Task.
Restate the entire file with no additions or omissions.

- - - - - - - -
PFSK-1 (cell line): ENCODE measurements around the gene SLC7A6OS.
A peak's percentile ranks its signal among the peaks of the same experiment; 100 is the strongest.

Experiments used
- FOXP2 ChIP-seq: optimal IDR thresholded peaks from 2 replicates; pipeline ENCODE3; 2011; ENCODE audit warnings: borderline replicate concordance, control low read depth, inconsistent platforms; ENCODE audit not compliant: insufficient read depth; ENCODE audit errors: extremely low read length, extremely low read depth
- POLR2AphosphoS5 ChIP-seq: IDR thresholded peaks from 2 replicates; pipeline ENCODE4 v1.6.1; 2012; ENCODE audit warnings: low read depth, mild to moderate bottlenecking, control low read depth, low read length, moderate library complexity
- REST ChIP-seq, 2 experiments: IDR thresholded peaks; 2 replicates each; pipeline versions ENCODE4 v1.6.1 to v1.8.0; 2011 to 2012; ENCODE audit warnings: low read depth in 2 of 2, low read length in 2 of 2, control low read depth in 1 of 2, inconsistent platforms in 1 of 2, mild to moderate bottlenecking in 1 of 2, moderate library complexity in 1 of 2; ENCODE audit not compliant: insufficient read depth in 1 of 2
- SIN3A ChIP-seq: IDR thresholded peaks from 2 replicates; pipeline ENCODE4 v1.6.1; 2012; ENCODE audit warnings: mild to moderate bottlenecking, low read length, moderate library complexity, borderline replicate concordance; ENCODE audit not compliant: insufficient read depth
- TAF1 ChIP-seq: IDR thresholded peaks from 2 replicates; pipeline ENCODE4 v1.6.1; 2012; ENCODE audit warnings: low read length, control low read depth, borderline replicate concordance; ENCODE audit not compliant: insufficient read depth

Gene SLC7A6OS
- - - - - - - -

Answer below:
PFSK-1 (cell line): ENCODE measurements around the gene SLC7A6OS.
A peak's percentile ranks its signal among the peaks of the same experiment; 100 is the strongest.

Experiments used
- FOXP2 ChIP-seq: optimal IDR thresholded peaks from 2 replicates; pipeline ENCODE3; 2011; ENCODE audit warnings: borderline replicate concordance, control low read depth, inconsistent platforms; ENCODE audit not compliant: insufficient read depth; ENCODE audit errors: extremely low read length, extremely low read depth
- POLR2AphosphoS5 ChIP-seq: IDR thresholded peaks from 2 replicates; pipeline ENCODE4 v1.6.1; 2012; ENCODE audit warnings: low read depth, mild to moderate bottlenecking, control low read depth, low read length, moderate library complexity
- REST ChIP-seq, 2 experiments: IDR thresholded peaks; 2 replicates each; pipeline versions ENCODE4 v1.6.1 to v1.8.0; 2011 to 2012; ENCODE audit warnings: low read depth in 2 of 2, low read length in 2 of 2, control low read depth in 1 of 2, inconsistent platforms in 1 of 2, mild to moderate bottlenecking in 1 of 2, moderate library complexity in 1 of 2; ENCODE audit not compliant: insufficient read depth in 1 of 2
- SIN3A ChIP-seq: IDR thresholded peaks from 2 replicates; pipeline ENCODE4 v1.6.1; 2012; ENCODE audit warnings: mild to moderate bottlenecking, low read length, moderate library complexity, borderline replicate concordance; ENCODE audit not compliant: insufficient read depth
- TAF1 ChIP-seq: IDR thresholded peaks from 2 replicates; pipeline ENCODE4 v1.6.1; 2012; ENCODE audit warnings: low read length, control low read depth, borderline replicate concordance; ENCODE audit not compliant: insufficient read depth

Gene SLC7A6OS